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5 Scenic Waterfront Walks to Take Near Philly

wissahickon creek

Elliot Barnathan / Getty Images

Philly’s got no shortage of scenic views, no matter which corner of the city you’re in. Lace up your sneakers, grab your mask and take in the fall foliage on these top picturesque waterfront walks—all while respecting social distancing measures, of course.

Wissahickon Creek

Wissahickon is “of so remarkable a loveliness that, were it flowing in England, it would be the theme of every bard,” wrote Edgar Allan Poe in 1844. It’s hard to disagree: The gorge’s natural beauty qualified its inclusion as one of 600 National Natural Landmarks of the United States. Park near one of the five main entrances or take a bus to the Wissahickon Transportation Center for easy access to 57 miles of trails.

Manayunk Canal

Once trod by mules pulling canal boats, the towpath just off Manayunk’s Main Street is now filled with runners, walkers, cyclists and anglers. The waterway powered Philadelphia into the industrial age, and several of the 19th-century textile mills’ stone edifices remain. Today, strollers can also take in a series of installations by artists Paul Santoleri and Beth Clevenstine. The canal’s unique ecosystem inspired the paintings, mosaic and sculpture. Sunfish, green herons and red-bellied turtles are just some of the many animals that call the system of locks home.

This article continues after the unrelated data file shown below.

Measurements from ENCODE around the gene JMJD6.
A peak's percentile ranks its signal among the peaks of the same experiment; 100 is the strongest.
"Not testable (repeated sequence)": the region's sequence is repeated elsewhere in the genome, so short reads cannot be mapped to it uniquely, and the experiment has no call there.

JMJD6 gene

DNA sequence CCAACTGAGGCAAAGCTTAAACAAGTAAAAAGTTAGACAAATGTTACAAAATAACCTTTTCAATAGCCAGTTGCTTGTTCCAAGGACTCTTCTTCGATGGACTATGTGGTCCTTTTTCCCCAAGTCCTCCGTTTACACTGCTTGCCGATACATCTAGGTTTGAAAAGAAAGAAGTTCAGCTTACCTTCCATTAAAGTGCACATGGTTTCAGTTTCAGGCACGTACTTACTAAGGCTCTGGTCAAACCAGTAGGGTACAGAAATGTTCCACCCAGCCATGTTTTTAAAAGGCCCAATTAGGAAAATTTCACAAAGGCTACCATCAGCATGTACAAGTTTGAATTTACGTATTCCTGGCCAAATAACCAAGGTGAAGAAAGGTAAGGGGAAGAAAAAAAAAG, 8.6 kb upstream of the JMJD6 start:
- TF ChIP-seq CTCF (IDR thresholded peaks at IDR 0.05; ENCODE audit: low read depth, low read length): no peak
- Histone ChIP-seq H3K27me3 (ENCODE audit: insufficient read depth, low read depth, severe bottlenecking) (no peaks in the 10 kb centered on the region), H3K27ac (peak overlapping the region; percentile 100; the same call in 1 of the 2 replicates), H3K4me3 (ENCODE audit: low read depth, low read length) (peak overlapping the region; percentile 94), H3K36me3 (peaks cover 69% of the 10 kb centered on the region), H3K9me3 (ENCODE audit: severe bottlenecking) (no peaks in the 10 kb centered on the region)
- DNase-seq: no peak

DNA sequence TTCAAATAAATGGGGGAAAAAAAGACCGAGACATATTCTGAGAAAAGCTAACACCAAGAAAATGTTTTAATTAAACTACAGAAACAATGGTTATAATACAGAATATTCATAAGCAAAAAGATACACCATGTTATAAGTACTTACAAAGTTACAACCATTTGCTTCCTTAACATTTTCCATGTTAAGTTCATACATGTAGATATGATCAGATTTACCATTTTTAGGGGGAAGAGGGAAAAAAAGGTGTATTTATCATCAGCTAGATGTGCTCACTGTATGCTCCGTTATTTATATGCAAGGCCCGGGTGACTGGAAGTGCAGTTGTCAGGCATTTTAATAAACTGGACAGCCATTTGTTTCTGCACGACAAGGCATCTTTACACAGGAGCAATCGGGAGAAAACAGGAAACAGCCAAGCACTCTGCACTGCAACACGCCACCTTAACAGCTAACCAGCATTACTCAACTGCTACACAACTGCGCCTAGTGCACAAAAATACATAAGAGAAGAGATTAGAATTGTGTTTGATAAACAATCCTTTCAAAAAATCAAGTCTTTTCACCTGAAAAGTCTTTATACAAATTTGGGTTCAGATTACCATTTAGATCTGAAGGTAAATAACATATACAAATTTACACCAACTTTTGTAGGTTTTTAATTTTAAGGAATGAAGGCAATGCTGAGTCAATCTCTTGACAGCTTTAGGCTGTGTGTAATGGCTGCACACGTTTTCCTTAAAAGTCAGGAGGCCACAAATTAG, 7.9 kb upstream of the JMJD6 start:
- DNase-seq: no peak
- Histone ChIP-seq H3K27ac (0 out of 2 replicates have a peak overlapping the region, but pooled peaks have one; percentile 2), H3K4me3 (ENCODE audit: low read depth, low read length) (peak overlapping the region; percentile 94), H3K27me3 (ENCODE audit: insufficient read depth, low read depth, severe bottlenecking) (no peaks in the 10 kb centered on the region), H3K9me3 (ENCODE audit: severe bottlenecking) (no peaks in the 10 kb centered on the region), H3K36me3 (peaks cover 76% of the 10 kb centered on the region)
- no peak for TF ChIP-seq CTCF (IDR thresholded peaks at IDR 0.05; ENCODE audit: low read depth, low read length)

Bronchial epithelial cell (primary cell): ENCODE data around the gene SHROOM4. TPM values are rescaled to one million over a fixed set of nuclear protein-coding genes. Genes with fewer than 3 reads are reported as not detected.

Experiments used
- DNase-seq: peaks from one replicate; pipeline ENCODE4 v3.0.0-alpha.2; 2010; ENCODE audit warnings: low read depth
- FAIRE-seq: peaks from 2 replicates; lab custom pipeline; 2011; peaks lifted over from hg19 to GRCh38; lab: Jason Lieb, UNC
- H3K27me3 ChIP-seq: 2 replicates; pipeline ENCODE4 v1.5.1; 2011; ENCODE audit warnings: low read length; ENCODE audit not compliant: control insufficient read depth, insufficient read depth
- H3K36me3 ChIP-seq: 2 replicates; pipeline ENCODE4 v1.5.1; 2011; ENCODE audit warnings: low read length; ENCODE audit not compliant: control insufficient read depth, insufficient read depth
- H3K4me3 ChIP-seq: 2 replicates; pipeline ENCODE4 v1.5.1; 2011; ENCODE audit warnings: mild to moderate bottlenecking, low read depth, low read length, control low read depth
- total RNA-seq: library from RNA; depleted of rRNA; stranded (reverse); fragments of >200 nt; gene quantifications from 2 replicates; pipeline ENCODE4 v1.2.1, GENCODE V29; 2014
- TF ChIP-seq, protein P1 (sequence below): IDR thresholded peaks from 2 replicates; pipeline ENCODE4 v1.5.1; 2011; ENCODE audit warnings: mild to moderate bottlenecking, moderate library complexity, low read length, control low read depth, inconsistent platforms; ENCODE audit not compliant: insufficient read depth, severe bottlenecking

Bartram’s Mile

As the only public access point to the tidal Schuylkill River, this waterfront path in Kingsessing offers a unique look at the city’s skyline as well as its native wetland plants. This particular river bend has served as an urban respite since John Bartram’s descendants opened the estate to the public more than 120 years ago. View specially adapted species like bulrush, iris, hibiscus, marsh rose, pawpaw, beach plums and persimmon. The network of boardwalks and paths just grew longer, too. With a new pedestrian swing bridge, Bartram’s Mile will soon connect to the Grays Ferry Crescent and the rest of the Schuylkill River Trail.

Penn’s Landing

Out on Philadelphia’s other riverfront, Penn’s Landing combines the best scenic views of the Ben Franklin Bridge with just about every fun-filled way to spend an afternoon: movies, yoga, roller-skating, bocce courts, shuffleboard, arcade games … And it’s hard to get closer to Philly’s rivers than lounging at Spruce Street Harbor Park. The beer garden and ice cream stands only sweeten the deal.

Martin Luther King Jr. Drive

Although the SRT undoubtedly attracts more visitors, the west side of the river arguably offers just as many scenic vistas, not only of Boathouse Row but also of  Laurel Hill Cemetery and the numerous hilltop mansions of East Fairmount Park. And unlike Kelly Drive, this roadway gets closed off to car traffic for an even more peaceful walk.

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